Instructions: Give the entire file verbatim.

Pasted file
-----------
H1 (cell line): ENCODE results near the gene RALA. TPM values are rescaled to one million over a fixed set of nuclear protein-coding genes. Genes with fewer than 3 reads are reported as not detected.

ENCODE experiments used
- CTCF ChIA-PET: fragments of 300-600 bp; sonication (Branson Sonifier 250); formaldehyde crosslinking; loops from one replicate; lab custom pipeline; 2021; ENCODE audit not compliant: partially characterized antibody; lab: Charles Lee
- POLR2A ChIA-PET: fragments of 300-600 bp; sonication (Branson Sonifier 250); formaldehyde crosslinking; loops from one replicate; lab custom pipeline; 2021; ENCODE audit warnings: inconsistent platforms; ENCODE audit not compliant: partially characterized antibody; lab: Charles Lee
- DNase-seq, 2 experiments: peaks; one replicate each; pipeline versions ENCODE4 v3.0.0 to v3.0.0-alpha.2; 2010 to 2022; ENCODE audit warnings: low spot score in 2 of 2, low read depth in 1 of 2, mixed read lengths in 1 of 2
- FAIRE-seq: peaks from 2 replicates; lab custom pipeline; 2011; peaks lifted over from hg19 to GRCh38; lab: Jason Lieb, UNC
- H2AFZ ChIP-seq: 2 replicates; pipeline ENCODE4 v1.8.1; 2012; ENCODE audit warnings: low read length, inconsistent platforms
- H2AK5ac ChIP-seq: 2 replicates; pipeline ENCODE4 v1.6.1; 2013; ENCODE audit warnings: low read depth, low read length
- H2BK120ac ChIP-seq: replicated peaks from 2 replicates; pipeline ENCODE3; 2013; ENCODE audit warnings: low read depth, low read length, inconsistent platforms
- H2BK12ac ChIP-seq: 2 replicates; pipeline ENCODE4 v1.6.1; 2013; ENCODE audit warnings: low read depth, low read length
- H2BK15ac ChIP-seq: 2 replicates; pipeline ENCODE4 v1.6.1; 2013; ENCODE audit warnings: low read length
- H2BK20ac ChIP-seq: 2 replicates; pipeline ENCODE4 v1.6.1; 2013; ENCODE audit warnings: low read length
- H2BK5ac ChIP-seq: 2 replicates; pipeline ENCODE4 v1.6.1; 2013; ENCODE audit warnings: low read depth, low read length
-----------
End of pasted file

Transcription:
H1 (cell line): ENCODE results near the gene RALA. TPM values are rescaled to one million over a fixed set of nuclear protein-coding genes. Genes with fewer than 3 reads are reported as not detected.

ENCODE experiments used
- CTCF ChIA-PET: fragments of 300-600 bp; sonication (Branson Sonifier 250); formaldehyde crosslinking; loops from one replicate; lab custom pipeline; 2021; ENCODE audit not compliant: partially characterized antibody; lab: Charles Lee
- POLR2A ChIA-PET: fragments of 300-600 bp; sonication (Branson Sonifier 250); formaldehyde crosslinking; loops from one replicate; lab custom pipeline; 2021; ENCODE audit warnings: inconsistent platforms; ENCODE audit not compliant: partially characterized antibody; lab: Charles Lee
- DNase-seq, 2 experiments: peaks; one replicate each; pipeline versions ENCODE4 v3.0.0 to v3.0.0-alpha.2; 2010 to 2022; ENCODE audit warnings: low spot score in 2 of 2, low read depth in 1 of 2, mixed read lengths in 1 of 2
- FAIRE-seq: peaks from 2 replicates; lab custom pipeline; 2011; peaks lifted over from hg19 to GRCh38; lab: Jason Lieb, UNC
- H2AFZ ChIP-seq: 2 replicates; pipeline ENCODE4 v1.8.1; 2012; ENCODE audit warnings: low read length, inconsistent platforms
- H2AK5ac ChIP-seq: 2 replicates; pipeline ENCODE4 v1.6.1; 2013; ENCODE audit warnings: low read depth, low read length
- H2BK120ac ChIP-seq: replicated peaks from 2 replicates; pipeline ENCODE3; 2013; ENCODE audit warnings: low read depth, low read length, inconsistent platforms
- H2BK12ac ChIP-seq: 2 replicates; pipeline ENCODE4 v1.6.1; 2013; ENCODE audit warnings: low read depth, low read length
- H2BK15ac ChIP-seq: 2 replicates; pipeline ENCODE4 v1.6.1; 2013; ENCODE audit warnings: low read length
- H2BK20ac ChIP-seq: 2 replicates; pipeline ENCODE4 v1.6.1; 2013; ENCODE audit warnings: low read length
- H2BK5ac ChIP-seq: 2 replicates; pipeline ENCODE4 v1.6.1; 2013; ENCODE audit warnings: low read depth, low read length